Two of the most influential philosophers of the mid-twentieth century are French writers Jean-Paul Sartre (No Exit) and Albert Camus (The Stranger). The two started as friends, sharing many interests, and both were considered Existentialists during most of their careers, but when they began to disagree on Free Will, as well as on the responsibility of artists in political situations, their friendship disintegrated. When Sartre attacked Camus in print, their relationship ruptured.
Sartre believed himself the better philosopher, but envied Camus’ superior talent as a novelist & storyteller. Each had a major impact on the advancement of Existentialism as a philosophy, but, to Sartre’s dismay, the Existentialism of Camus — often revealed in his novels rather than in essays or in philosophy books — became the more attractive and enduring version of the philosophy during Sartre’s lifetime (Camus died young in a car accident) and subsequently.
Existentialism had been discussed and modified for quite a while before Sartre and Camus became intellectually engaged with it, and Existentialism was often associated with Nihilism, which purports that life has no meaning, purpose, or intrinsic value whatsoever: therefore, anything man does is pointless. Existentialism sans Nihilism took hold most strongly in Europe during World War II and immediately after. Sartre’s views on Existentialism are best stated in his massive philosophical tome Being and Nothingness, while Camus’ are revealed in his essay “The Myth of Sisyphus.”
Existentialism in One Sentence
Stated most simply, Existentialism is the belief that “to exist is better than to not exist,” and that “life has no meaning except what each individual gives it.”
Existentialism and Angst
Both Sartre and Camus believed, as do other Existentialists, that the human condition begins with angst — German for anguish, despair, anxiety. Virtually all teenagers suffer periods of angst, though they may not label it with that term, and most people experience it at some other times in their life as well. After the death of loved ones, for instance, during wars, after being a victim of a crime, or when faced with serious personal crises, whether financial, health, marital, or legal.
Angst causes one to question the meaning of life, one’s purpose on earth, and the extent of one’s Free Will since, during events which cause periods of angst, it may seem as if an individual does not have Free Will. During these times, an individual becomes acutely aware that he is not in control of events or other persons in his life. This alone can cause despair. In reality, however, everyone always has the ability to choose his actions as well as his interpretation of events. Even a choice between two evils — a greater and a lesser — is still a choice, and thus an exercise of Free Will.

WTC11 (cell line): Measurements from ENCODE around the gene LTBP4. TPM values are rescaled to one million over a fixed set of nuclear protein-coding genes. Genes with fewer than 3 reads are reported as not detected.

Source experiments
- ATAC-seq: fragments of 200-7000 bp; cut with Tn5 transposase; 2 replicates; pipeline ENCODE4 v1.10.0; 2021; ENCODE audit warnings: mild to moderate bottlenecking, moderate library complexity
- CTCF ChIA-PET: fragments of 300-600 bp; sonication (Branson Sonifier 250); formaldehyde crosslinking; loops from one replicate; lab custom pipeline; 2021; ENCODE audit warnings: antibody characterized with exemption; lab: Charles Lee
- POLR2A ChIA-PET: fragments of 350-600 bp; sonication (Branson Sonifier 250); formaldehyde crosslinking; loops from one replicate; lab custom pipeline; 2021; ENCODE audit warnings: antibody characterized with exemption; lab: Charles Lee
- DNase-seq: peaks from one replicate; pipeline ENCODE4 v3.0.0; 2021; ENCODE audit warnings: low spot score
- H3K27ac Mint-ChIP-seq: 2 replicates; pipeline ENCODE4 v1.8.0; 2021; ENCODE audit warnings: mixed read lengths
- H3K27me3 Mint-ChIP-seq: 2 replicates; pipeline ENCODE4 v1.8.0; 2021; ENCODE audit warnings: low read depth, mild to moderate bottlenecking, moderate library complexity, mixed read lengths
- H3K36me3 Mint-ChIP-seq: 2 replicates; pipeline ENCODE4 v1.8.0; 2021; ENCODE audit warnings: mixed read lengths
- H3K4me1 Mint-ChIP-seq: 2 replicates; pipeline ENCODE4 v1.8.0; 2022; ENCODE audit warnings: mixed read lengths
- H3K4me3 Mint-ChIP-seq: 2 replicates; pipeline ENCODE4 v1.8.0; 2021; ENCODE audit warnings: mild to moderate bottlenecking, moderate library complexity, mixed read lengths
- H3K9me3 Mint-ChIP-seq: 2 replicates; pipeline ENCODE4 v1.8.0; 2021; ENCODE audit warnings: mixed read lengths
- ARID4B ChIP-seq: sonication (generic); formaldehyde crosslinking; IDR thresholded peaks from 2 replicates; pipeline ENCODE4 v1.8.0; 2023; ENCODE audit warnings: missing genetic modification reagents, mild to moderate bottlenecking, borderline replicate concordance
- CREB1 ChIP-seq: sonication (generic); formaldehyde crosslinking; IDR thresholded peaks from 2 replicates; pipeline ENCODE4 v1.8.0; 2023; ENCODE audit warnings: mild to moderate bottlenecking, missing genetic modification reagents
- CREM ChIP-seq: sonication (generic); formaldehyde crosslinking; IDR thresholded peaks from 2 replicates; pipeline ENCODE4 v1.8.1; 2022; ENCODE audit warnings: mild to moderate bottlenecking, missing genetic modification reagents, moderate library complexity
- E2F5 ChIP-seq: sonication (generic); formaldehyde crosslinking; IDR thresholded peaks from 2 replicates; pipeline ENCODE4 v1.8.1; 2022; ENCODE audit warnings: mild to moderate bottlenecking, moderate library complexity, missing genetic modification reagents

Awareness is the first condition of Existentialism because without awareness, one cannot make choices.
It is also important to note that in Existentialist philosophy, suicide is never an option since it negates the very premise of Existentialism, which is to exist.
The title of Sartre’s most influential philosophical work, Being and Nothingness, displays, in itself, his view of man’s life. It is either “being” or “nothingness.” Sartre’s Existentialism is bleak. Though he strongly believed in Free Will, he states that man’s freedom to choose is an “awful responsibility.” It is a “burden” to be unable to rely on established organizations, such as religion or socialism, and have to make each choice oneself, independently. This awareness, in Sartre’s view, increases the angst of Existentialism.
Traditionally — though there are people who claim to be “Christian” or “Jewish” Existentialists, insisting that choosing to believe in Jesus or in God gives meaning to man’s life — Existentialists do not believe in God. They postulate that man is alone in the Universe, and so, for Sartre and those who are drawn to his version of Existentialism, Free Will and the choice to make one’s own meaning in life becomes a burden, an awful responsibility, rather than an opportunity for joy or creativity. For Sartre, “everything has been figured out except how to live,” and “freedom is what you do with what’s been done to you.”